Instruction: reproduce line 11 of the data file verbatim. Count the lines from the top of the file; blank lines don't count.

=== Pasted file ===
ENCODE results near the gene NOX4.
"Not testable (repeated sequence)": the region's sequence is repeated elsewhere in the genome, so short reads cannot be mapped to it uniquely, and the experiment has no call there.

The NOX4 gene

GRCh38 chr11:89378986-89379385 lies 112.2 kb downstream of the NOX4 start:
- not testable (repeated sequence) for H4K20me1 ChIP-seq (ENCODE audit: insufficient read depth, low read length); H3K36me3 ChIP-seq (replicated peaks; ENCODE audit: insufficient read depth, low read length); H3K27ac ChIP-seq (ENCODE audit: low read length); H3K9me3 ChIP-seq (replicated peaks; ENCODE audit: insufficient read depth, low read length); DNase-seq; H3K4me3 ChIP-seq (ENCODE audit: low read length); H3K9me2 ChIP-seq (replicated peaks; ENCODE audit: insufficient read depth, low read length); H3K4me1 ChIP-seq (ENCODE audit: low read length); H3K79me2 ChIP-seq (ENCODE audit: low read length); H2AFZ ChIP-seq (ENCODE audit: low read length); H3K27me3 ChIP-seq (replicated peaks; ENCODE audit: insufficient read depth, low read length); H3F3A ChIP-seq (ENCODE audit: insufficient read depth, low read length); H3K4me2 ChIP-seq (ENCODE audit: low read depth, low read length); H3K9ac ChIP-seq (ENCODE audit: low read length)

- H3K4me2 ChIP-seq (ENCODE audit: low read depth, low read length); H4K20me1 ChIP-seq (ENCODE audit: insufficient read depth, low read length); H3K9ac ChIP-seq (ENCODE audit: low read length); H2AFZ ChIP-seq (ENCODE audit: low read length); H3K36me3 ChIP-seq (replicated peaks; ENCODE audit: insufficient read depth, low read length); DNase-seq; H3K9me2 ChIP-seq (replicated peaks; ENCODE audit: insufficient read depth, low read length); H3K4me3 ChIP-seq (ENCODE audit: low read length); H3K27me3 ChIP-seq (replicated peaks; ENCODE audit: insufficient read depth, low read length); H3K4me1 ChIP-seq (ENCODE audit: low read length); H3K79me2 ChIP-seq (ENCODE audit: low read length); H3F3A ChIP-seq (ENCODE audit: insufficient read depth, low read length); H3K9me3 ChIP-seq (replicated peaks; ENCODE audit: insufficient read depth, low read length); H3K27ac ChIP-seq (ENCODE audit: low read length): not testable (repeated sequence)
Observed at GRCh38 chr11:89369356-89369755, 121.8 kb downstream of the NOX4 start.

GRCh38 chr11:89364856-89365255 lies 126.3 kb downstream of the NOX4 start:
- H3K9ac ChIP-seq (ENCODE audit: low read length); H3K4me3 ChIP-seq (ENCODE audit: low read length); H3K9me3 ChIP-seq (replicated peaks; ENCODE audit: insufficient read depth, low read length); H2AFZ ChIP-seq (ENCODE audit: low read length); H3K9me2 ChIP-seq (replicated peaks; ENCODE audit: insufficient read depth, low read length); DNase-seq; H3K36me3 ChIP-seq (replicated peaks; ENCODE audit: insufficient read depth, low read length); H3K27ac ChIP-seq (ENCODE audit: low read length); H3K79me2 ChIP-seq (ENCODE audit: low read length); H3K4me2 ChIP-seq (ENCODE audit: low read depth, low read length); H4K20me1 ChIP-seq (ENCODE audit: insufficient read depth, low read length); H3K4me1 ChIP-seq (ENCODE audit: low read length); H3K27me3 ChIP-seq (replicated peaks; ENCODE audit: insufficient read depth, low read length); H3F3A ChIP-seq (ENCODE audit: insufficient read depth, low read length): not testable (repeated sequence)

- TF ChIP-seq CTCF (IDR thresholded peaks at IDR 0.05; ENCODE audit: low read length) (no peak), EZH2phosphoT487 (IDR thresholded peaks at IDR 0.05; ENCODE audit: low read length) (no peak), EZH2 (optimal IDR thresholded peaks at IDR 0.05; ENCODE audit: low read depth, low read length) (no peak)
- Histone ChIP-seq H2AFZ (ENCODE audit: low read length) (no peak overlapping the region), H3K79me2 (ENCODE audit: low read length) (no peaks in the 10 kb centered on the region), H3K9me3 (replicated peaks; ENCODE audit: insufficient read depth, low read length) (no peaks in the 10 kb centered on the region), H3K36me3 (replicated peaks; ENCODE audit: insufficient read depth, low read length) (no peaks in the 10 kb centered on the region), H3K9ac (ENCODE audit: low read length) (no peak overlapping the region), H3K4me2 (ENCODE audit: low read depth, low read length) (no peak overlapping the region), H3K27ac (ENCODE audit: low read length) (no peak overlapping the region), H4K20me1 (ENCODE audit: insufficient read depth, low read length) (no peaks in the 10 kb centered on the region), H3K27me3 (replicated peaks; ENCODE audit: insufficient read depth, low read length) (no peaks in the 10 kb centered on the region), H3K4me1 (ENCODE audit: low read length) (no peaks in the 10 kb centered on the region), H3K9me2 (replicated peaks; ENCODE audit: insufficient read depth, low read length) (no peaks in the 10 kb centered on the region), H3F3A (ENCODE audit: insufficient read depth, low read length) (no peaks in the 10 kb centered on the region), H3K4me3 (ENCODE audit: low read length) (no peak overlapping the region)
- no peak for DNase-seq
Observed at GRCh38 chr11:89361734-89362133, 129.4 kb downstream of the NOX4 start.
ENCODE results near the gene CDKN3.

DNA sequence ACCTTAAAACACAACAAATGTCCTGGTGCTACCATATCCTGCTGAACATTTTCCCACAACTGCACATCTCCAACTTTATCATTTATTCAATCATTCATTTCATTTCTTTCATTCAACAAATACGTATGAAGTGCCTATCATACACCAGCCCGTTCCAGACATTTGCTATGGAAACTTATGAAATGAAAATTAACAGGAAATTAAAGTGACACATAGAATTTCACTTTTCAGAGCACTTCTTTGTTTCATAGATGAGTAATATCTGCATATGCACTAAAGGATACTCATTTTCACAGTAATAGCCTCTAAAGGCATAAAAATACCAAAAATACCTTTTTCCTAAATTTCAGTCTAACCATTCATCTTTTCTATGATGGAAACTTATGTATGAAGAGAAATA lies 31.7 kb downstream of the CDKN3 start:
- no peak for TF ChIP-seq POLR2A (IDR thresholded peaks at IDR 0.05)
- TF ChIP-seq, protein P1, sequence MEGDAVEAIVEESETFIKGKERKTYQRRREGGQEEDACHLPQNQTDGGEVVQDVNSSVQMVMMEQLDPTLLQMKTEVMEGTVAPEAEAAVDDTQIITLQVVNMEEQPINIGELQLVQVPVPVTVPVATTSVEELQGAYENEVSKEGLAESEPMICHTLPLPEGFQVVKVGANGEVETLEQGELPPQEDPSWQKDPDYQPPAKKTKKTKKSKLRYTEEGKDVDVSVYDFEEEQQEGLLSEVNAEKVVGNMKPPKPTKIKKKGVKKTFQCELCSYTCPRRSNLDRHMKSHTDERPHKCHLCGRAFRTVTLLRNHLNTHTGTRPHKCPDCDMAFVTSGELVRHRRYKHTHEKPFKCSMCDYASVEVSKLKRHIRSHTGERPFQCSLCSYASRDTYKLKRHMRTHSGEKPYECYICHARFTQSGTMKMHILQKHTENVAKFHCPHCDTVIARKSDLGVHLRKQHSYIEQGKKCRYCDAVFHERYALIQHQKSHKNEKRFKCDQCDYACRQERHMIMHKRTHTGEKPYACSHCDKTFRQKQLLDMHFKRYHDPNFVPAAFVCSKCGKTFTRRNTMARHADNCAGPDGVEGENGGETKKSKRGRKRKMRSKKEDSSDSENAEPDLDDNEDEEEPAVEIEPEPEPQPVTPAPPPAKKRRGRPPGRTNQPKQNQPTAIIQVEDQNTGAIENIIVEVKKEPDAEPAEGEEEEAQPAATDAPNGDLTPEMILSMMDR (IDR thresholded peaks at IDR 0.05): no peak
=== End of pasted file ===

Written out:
- Histone ChIP-seq H2AFZ (ENCODE audit: low read length) (no peak overlapping the region), H3K79me2 (ENCODE audit: low read length) (no peaks in the 10 kb centered on the region), H3K9me3 (replicated peaks; ENCODE audit: insufficient read depth, low read length) (no peaks in the 10 kb centered on the region), H3K36me3 (replicated peaks; ENCODE audit: insufficient read depth, low read length) (no peaks in the 10 kb centered on the region), H3K9ac (ENCODE audit: low read length) (no peak overlapping the region), H3K4me2 (ENCODE audit: low read depth, low read length) (no peak overlapping the region), H3K27ac (ENCODE audit: low read length) (no peak overlapping the region), H4K20me1 (ENCODE audit: insufficient read depth, low read length) (no peaks in the 10 kb centered on the region), H3K27me3 (replicated peaks; ENCODE audit: insufficient read depth, low read length) (no peaks in the 10 kb centered on the region), H3K4me1 (ENCODE audit: low read length) (no peaks in the 10 kb centered on the region), H3K9me2 (replicated peaks; ENCODE audit: insufficient read depth, low read length) (no peaks in the 10 kb centered on the region), H3F3A (ENCODE audit: insufficient read depth, low read length) (no peaks in the 10 kb centered on the region), H3K4me3 (ENCODE audit: low read length) (no peak overlapping the region)